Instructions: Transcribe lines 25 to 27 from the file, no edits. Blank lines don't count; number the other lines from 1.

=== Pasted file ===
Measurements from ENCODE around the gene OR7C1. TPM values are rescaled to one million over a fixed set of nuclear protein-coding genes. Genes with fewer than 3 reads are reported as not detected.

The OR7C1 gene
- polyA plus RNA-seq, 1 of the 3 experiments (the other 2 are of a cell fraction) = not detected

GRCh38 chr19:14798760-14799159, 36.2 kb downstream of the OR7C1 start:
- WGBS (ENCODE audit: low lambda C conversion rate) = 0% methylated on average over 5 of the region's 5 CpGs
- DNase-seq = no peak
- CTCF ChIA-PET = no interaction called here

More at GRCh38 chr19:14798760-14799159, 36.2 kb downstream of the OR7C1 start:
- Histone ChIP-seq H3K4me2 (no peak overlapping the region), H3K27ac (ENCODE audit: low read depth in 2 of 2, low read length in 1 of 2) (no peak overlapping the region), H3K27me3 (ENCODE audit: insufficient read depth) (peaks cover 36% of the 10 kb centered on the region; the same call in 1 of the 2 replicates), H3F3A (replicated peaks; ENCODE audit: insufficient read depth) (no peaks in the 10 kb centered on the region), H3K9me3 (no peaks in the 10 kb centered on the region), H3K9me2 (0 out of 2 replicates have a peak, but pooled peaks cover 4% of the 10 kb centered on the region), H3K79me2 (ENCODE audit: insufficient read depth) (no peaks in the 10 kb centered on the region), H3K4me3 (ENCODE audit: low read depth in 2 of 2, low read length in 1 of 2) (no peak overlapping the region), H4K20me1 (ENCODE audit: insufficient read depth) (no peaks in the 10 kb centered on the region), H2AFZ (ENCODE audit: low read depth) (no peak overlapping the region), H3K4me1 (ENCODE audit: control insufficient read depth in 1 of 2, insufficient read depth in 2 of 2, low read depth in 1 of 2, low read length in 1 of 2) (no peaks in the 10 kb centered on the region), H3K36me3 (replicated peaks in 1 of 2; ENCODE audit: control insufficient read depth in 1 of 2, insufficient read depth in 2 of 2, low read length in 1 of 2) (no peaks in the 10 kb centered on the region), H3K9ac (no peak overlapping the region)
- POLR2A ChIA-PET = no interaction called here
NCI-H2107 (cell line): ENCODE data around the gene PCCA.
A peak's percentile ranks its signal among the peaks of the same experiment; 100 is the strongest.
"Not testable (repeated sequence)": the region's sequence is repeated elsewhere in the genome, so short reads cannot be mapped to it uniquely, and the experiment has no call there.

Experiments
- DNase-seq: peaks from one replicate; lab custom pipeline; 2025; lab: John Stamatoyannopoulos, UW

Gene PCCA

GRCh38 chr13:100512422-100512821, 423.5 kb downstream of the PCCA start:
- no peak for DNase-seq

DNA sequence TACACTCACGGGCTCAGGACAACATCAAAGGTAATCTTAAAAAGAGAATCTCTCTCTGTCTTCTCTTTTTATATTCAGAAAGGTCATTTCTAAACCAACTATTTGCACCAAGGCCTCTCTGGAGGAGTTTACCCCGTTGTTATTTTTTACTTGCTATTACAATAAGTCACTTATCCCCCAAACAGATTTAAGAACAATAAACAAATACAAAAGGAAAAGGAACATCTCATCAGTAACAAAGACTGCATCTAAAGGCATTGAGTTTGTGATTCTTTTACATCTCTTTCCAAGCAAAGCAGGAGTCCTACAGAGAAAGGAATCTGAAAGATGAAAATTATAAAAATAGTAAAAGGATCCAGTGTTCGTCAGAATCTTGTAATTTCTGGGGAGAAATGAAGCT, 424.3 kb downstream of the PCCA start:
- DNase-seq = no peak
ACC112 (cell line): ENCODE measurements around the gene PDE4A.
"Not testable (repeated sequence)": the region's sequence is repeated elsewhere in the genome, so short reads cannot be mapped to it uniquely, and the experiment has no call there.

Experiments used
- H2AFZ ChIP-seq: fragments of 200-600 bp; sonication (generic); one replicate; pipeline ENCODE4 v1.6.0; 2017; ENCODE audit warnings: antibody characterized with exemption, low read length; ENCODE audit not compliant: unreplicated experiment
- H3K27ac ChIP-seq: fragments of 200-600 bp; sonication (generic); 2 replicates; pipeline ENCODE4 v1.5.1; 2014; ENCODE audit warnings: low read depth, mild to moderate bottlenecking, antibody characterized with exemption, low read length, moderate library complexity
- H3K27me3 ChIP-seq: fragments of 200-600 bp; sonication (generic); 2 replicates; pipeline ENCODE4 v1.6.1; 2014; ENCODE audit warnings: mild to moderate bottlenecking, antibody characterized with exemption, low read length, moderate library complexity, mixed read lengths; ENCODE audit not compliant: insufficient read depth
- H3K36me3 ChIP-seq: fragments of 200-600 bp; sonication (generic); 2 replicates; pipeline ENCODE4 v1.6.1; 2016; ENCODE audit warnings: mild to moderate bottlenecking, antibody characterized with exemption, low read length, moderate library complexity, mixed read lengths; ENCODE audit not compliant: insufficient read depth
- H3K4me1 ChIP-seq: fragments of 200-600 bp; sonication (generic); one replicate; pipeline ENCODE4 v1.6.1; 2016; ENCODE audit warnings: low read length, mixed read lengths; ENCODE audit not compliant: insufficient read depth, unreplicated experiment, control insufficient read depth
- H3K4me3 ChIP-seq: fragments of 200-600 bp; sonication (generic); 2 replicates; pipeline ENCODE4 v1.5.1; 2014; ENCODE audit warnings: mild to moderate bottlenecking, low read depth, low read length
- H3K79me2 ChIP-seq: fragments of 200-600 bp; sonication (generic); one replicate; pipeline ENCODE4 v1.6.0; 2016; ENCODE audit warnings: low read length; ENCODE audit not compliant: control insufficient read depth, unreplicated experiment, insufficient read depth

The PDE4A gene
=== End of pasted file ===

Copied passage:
- H3K27ac ChIP-seq: fragments of 200-600 bp; sonication (generic); 2 replicates; pipeline ENCODE4 v1.5.1; 2014; ENCODE audit warnings: low read depth, mild to moderate bottlenecking, antibody characterized with exemption, low read length, moderate library complexity
- H3K27me3 ChIP-seq: fragments of 200-600 bp; sonication (generic); 2 replicates; pipeline ENCODE4 v1.6.1; 2014; ENCODE audit warnings: mild to moderate bottlenecking, antibody characterized with exemption, low read length, moderate library complexity, mixed read lengths; ENCODE audit not compliant: insufficient read depth
- H3K36me3 ChIP-seq: fragments of 200-600 bp; sonication (generic); 2 replicates; pipeline ENCODE4 v1.6.1; 2016; ENCODE audit warnings: mild to moderate bottlenecking, antibody characterized with exemption, low read length, moderate library complexity, mixed read lengths; ENCODE audit not compliant: insufficient read depth